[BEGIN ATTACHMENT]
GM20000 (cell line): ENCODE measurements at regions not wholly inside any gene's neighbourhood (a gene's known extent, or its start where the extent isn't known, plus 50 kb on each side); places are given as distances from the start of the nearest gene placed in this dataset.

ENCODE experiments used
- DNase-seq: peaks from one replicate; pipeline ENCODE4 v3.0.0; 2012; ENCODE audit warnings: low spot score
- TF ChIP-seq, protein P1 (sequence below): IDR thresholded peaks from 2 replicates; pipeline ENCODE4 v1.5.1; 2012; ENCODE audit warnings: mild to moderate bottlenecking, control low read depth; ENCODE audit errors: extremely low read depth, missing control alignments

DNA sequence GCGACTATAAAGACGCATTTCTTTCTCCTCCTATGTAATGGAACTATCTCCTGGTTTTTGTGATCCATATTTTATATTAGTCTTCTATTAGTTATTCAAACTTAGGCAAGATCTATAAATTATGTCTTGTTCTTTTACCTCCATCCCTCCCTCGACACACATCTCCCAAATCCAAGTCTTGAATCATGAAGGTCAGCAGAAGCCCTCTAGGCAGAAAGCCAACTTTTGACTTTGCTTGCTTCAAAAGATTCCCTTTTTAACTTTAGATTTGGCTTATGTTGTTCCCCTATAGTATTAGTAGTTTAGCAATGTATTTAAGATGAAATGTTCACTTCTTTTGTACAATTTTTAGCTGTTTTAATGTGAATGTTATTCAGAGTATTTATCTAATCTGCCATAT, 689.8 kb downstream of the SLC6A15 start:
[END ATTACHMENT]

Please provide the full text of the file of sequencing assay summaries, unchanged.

GM20000 (cell line): ENCODE measurements at regions not wholly inside any gene's neighbourhood (a gene's known extent, or its start where the extent isn't known, plus 50 kb on each side); places are given as distances from the start of the nearest gene placed in this dataset.

ENCODE experiments used
- DNase-seq: peaks from one replicate; pipeline ENCODE4 v3.0.0; 2012; ENCODE audit warnings: low spot score
- TF ChIP-seq, protein P1 (sequence below): IDR thresholded peaks from 2 replicates; pipeline ENCODE4 v1.5.1; 2012; ENCODE audit warnings: mild to moderate bottlenecking, control low read depth; ENCODE audit errors: extremely low read depth, missing control alignments

DNA sequence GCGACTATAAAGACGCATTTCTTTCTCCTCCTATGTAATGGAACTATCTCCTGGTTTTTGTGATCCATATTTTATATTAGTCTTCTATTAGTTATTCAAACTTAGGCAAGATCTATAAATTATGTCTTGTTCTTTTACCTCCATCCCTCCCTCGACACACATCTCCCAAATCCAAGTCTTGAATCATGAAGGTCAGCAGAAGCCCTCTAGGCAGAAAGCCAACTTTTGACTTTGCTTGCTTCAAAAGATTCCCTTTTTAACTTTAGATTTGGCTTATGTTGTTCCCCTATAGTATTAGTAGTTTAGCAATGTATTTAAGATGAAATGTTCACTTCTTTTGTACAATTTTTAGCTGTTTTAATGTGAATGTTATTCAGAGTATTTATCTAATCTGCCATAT, 689.8 kb downstream of the SLC6A15 start: